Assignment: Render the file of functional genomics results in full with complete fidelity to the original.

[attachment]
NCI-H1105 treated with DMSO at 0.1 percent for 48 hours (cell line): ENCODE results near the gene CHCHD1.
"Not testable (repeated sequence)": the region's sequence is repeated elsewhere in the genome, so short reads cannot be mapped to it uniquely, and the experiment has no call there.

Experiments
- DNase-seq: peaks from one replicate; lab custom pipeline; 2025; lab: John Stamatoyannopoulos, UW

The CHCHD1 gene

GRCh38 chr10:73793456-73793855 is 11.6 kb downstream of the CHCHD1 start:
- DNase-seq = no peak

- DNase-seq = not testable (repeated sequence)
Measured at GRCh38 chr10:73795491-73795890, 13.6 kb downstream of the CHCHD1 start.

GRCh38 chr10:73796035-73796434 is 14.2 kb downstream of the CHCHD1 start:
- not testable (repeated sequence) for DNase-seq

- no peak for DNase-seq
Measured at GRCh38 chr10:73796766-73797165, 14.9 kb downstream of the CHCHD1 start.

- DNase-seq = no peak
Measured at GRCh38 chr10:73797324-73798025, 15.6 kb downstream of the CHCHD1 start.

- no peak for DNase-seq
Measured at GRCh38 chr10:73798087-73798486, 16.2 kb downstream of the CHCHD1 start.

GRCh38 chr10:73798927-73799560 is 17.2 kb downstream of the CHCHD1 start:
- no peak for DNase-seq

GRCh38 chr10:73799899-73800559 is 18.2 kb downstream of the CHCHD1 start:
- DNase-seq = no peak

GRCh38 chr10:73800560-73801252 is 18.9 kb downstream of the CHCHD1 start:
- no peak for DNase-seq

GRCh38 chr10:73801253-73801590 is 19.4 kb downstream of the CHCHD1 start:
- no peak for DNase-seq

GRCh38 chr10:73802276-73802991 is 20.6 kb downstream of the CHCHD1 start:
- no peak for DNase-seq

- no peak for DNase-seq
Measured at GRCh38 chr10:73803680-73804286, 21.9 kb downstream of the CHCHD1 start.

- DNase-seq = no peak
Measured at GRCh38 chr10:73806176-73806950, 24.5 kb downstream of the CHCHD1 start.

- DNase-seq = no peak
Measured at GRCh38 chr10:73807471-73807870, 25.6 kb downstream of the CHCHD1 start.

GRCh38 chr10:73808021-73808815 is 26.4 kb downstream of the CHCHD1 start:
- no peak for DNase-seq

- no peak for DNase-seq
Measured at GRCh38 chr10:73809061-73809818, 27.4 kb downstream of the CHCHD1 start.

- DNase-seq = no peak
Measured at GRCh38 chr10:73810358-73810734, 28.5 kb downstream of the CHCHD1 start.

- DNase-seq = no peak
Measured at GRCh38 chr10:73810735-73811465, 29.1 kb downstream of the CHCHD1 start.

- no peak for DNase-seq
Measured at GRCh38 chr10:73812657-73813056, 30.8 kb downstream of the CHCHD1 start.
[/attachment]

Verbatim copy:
NCI-H1105 treated with DMSO at 0.1 percent for 48 hours (cell line): ENCODE results near the gene CHCHD1.
"Not testable (repeated sequence)": the region's sequence is repeated elsewhere in the genome, so short reads cannot be mapped to it uniquely, and the experiment has no call there.

Experiments
- DNase-seq: peaks from one replicate; lab custom pipeline; 2025; lab: John Stamatoyannopoulos, UW

The CHCHD1 gene

GRCh38 chr10:73793456-73793855 is 11.6 kb downstream of the CHCHD1 start:
- DNase-seq = no peak

- DNase-seq = not testable (repeated sequence)
Measured at GRCh38 chr10:73795491-73795890, 13.6 kb downstream of the CHCHD1 start.

GRCh38 chr10:73796035-73796434 is 14.2 kb downstream of the CHCHD1 start:
- not testable (repeated sequence) for DNase-seq

- no peak for DNase-seq
Measured at GRCh38 chr10:73796766-73797165, 14.9 kb downstream of the CHCHD1 start.

- DNase-seq = no peak
Measured at GRCh38 chr10:73797324-73798025, 15.6 kb downstream of the CHCHD1 start.

- no peak for DNase-seq
Measured at GRCh38 chr10:73798087-73798486, 16.2 kb downstream of the CHCHD1 start.

GRCh38 chr10:73798927-73799560 is 17.2 kb downstream of the CHCHD1 start:
- no peak for DNase-seq

GRCh38 chr10:73799899-73800559 is 18.2 kb downstream of the CHCHD1 start:
- DNase-seq = no peak

GRCh38 chr10:73800560-73801252 is 18.9 kb downstream of the CHCHD1 start:
- no peak for DNase-seq

GRCh38 chr10:73801253-73801590 is 19.4 kb downstream of the CHCHD1 start:
- no peak for DNase-seq

GRCh38 chr10:73802276-73802991 is 20.6 kb downstream of the CHCHD1 start:
- no peak for DNase-seq

- no peak for DNase-seq
Measured at GRCh38 chr10:73803680-73804286, 21.9 kb downstream of the CHCHD1 start.

- DNase-seq = no peak
Measured at GRCh38 chr10:73806176-73806950, 24.5 kb downstream of the CHCHD1 start.

- DNase-seq = no peak
Measured at GRCh38 chr10:73807471-73807870, 25.6 kb downstream of the CHCHD1 start.

GRCh38 chr10:73808021-73808815 is 26.4 kb downstream of the CHCHD1 start:
- no peak for DNase-seq

- no peak for DNase-seq
Measured at GRCh38 chr10:73809061-73809818, 27.4 kb downstream of the CHCHD1 start.

- DNase-seq = no peak
Measured at GRCh38 chr10:73810358-73810734, 28.5 kb downstream of the CHCHD1 start.

- DNase-seq = no peak
Measured at GRCh38 chr10:73810735-73811465, 29.1 kb downstream of the CHCHD1 start.

- no peak for DNase-seq
Measured at GRCh38 chr10:73812657-73813056, 30.8 kb downstream of the CHCHD1 start.